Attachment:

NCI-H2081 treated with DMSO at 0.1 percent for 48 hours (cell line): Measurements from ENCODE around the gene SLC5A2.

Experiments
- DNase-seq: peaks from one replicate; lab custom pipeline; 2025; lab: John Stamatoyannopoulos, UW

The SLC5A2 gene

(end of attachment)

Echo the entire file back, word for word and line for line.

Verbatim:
NCI-H2081 treated with DMSO at 0.1 percent for 48 hours (cell line): Measurements from ENCODE around the gene SLC5A2.

Experiments
- DNase-seq: peaks from one replicate; lab custom pipeline; 2025; lab: John Stamatoyannopoulos, UW

The SLC5A2 gene